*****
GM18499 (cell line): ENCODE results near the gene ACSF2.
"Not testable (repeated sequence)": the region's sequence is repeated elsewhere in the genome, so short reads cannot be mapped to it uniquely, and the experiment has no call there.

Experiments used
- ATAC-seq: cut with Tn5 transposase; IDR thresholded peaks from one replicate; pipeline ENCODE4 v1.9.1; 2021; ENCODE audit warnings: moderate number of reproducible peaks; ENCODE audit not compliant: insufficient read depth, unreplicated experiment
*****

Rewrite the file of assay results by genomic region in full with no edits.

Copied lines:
GM18499 (cell line): ENCODE results near the gene ACSF2.
"Not testable (repeated sequence)": the region's sequence is repeated elsewhere in the genome, so short reads cannot be mapped to it uniquely, and the experiment has no call there.

Experiments used
- ATAC-seq: cut with Tn5 transposase; IDR thresholded peaks from one replicate; pipeline ENCODE4 v1.9.1; 2021; ENCODE audit warnings: moderate number of reproducible peaks; ENCODE audit not compliant: insufficient read depth, unreplicated experiment